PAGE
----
If anyone thought selling the New York Mets soap opera couldn't get any crazier after the Steve Cohen debacle, then A-Rod levels were wrong.
According to several sources, the newest name that emerges as a potential applicant for the purchase of the Mets is none other than Alex Rodriguez. Baseball and Wall Street insiders told The Post that the controversial former Yankees superstar was "kicking the tires" to take part in an upcoming auction for the team. This happened after Cohen, the billionaire hedge fund manager, refrained from a $ 2.6 billion deal for 80 percent of the team last week when he learned that the Wilpon family had been in the first five years of his ownership would not give up control.
While sources told The Post that Cohen hasn't yet given up his chances of buying the Mets, rumors of A-Rod's interest have intensified.
"He is a businessman and a baseball man based in New York," said an ally of A-Rod. "Why shouldn't he look at this?"
A-Rod, a self-described childhood Mets fan who adored Keith Hernandez in his youth, flirted with the signing of the team as a free agent in 2000. This dream was fueled by the disinterest of the then Mets GM Steve Phillips, A- Fulfilling Rod's contract realizes and creates what Phillips is known as the "24 plus one roster". A-Rod eventually signed an unprecedented 10-year contract with the Texas Rangers for $ 252 million. After the 2003 season, it was sold to the Yankees.
Sources warn that an offer from A-Rod Mets would go a long way and would require the formation of an owner group of even richer investors, much like the deal his former teammate and enemy Derek Jeter had made to A-Rod's hometown team Miami to buy Marlins. In 2017, Jeter, along with 15 other investors, invested $ 25 million in a $ 1.2 billion deal that made him the controlling partner and CEO of the organization.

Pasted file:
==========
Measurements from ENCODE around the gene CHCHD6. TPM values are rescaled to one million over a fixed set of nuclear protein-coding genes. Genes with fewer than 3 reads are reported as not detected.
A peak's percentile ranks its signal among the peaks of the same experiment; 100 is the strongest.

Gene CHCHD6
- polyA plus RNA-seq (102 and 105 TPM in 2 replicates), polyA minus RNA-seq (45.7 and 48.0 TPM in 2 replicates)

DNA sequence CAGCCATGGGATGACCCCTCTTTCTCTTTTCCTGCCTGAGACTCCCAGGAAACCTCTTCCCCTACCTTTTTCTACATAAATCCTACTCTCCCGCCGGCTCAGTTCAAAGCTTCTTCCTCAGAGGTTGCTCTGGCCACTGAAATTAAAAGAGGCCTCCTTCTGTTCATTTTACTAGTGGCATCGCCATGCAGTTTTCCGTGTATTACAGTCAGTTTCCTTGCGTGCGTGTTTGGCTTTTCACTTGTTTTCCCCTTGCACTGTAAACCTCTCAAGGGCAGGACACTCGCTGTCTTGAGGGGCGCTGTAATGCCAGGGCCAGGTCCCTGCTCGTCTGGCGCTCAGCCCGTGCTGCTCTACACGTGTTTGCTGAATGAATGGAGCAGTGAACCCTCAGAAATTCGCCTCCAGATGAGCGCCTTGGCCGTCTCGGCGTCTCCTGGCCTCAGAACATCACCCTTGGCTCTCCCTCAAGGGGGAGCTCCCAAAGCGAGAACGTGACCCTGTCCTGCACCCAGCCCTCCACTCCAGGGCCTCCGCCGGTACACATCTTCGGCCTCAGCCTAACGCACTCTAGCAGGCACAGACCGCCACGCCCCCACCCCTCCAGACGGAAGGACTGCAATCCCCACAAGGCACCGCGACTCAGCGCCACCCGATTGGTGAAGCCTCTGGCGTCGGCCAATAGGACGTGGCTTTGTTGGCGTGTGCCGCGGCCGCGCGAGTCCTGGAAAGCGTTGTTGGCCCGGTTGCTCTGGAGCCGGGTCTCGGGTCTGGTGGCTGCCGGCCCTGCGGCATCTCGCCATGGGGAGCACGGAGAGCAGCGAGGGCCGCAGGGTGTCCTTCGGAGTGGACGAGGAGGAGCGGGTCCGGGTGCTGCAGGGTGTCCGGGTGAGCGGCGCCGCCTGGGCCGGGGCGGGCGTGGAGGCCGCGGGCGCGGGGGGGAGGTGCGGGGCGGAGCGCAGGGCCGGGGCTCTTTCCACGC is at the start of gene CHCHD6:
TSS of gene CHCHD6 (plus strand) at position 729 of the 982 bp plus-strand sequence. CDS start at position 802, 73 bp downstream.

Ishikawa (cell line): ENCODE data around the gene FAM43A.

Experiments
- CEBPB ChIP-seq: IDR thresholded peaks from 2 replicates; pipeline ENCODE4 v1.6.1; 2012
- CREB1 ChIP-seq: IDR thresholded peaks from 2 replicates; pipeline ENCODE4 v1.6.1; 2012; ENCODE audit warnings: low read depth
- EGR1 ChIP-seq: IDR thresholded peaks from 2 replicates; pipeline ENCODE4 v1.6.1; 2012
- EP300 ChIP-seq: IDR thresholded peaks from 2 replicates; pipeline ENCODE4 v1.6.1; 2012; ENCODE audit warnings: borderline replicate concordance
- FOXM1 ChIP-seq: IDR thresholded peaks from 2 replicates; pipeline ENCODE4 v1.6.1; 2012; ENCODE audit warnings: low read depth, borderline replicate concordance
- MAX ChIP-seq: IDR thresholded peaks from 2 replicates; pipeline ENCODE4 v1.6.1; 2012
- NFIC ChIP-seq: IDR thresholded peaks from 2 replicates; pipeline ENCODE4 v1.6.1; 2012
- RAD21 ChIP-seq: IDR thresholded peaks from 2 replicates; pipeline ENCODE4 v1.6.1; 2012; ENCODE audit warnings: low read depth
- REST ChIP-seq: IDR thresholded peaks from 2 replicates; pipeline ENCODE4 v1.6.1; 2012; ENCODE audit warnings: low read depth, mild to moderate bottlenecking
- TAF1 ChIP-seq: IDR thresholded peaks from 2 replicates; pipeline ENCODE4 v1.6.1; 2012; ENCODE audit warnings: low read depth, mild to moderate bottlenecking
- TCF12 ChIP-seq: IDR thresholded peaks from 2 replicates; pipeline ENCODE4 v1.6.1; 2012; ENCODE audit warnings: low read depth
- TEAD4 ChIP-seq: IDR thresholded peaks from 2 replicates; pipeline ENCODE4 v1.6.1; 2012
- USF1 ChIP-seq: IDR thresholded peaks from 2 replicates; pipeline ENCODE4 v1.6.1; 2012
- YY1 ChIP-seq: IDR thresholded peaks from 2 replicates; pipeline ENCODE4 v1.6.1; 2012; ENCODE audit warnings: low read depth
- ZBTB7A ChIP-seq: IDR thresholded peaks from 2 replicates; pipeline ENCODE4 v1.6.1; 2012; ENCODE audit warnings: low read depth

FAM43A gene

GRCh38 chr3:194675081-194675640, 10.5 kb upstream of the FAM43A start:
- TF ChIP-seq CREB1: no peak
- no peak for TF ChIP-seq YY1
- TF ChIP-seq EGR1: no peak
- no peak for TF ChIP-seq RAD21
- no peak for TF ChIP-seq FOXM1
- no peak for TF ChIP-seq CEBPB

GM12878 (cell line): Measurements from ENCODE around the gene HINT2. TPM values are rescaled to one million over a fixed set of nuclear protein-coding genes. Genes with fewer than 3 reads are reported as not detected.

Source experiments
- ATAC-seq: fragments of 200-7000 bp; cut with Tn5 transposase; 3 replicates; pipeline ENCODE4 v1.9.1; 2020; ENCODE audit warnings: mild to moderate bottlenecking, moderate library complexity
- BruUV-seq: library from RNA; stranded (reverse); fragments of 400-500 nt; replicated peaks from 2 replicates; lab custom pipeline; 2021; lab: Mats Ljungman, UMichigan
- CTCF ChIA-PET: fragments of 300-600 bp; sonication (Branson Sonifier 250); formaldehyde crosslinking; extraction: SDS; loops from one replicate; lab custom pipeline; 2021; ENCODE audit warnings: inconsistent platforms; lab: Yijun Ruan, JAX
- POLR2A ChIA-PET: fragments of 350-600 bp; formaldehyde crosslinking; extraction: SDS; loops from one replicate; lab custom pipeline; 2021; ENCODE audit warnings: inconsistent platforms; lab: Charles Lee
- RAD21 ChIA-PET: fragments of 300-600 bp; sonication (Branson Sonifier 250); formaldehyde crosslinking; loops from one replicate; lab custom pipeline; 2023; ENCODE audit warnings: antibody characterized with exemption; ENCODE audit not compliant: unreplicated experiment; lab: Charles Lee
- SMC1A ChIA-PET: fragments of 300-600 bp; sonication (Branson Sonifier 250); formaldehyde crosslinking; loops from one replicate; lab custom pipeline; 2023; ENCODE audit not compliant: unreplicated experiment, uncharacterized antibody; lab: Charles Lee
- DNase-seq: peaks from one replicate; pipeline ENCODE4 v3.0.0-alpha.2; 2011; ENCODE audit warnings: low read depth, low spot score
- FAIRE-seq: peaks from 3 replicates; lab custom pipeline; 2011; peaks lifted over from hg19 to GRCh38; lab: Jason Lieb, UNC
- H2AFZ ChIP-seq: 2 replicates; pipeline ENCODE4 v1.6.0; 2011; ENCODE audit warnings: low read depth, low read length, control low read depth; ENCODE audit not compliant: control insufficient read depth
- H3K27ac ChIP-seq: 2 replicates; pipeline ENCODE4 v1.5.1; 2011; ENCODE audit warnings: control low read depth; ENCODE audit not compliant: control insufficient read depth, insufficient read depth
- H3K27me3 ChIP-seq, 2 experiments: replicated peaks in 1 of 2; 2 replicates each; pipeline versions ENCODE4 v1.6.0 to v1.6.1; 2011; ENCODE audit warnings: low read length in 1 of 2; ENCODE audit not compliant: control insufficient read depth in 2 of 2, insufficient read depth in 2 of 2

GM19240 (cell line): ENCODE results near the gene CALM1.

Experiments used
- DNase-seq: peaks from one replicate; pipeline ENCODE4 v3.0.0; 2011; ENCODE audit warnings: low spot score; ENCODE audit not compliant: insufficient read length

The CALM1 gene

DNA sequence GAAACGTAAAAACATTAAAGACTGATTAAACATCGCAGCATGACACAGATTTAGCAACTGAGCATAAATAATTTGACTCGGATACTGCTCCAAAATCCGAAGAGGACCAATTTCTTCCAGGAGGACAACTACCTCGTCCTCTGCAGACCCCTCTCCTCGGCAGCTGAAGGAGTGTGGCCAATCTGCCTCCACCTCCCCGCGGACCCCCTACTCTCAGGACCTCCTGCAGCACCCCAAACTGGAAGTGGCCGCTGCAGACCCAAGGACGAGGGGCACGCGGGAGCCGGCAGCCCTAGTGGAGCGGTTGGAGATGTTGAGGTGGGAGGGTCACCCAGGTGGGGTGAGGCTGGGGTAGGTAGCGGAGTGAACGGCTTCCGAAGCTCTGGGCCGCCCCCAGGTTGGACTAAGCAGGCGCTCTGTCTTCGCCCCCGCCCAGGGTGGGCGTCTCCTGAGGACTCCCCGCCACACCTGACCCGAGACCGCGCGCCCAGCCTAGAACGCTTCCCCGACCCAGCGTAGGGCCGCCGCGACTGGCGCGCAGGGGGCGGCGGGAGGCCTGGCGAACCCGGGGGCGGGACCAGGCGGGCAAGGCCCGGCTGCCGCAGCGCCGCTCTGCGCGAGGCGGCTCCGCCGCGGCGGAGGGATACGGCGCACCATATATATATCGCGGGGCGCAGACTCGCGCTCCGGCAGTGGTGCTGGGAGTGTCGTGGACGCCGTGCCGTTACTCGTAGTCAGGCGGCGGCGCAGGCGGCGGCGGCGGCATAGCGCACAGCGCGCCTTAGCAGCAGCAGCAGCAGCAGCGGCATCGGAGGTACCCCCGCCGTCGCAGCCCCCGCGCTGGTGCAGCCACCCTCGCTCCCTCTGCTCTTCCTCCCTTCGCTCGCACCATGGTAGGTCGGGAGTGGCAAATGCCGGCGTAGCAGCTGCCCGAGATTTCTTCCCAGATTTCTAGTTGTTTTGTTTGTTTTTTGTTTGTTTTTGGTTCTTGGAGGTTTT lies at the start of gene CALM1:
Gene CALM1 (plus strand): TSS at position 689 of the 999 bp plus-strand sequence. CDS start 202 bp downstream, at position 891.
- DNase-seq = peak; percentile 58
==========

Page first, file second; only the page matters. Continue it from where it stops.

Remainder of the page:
"[Rodriguez] really loves the Mets, ”said a source familiar with A-Rod. "He and J. Lo talked about buying a team since Jeter got the Marlins."
Another source warned that large owner groups are not the preferred type of buyer for MLB commissioner Rob Manfred and his owners these days, but that the idea of bringing A-Rod and Jeter into the same department as owners might be too irresistible if the money is right for the Wilpons. It is believed that the Mets will alert potential buyers in an auction sale in the coming days of their claims, which are expected to be around $ 3 billion without the team's toxic five-year transfer window or the team's SNY cable TV station.
Although Jeter paid almost three times that, this $ 3 billion figure isn't necessarily a deal breaker for A-Rod's reported Mets dream, especially with his fiancee mentioned above. A-Rod's net worth is believed to be near $ 350 million, and J.Lo's is believed to be closer to $ 400 million. Together, the two could lay a strong foundation for a group offer.
Another signal that A-Rod might think in this direction is its recent social schedule. The shortstop third-baseman-turned-mogul has been investing in real estate since 2003 and has been a full-time financial player since retiring from the diamond in 2016. His A-Rod Corp has invested in numerous real estate businesses and technology startups. Just last month, he invested an undisclosed sum in AB InBev, the Budweiser parent company, to become chairman of the Presidente beer brand made in the Dominican Republic.
Rodriguez has recently made the rounds at high-profile investment conferences hosted by Merrill Lynch and JPMorgan. Both events were full of super rich potential partners for a Mets offer.
But while some sources are optimistic about A-Rod's future as king of the queens, others throw cold water at the rumors and point to the person they still see as future owners of the Amazins.
"No chance A-Rod can do this, especially if Steve Cohen is still out there and playing security on this," said a banker familiar with Cohen and the deal. “This auction will not come close to $ 3 billion, and it will be lucky to get over $ 2 billion. Steve knows that, he's talking to people, waiting for the Wilpons to come back and beg for $ 2.6 billion and don't have a five-year window. "
Cohen declined to comment on the idea that he was still actively monitoring the situation, but a source close to the $ 13 billion financier made it clear that he would not be involved in the Mets auction and "Refuses to be used as a stalking horse" the process.
Neither Rodriguez nor his representative Ron Berkowitz could be reached for comment.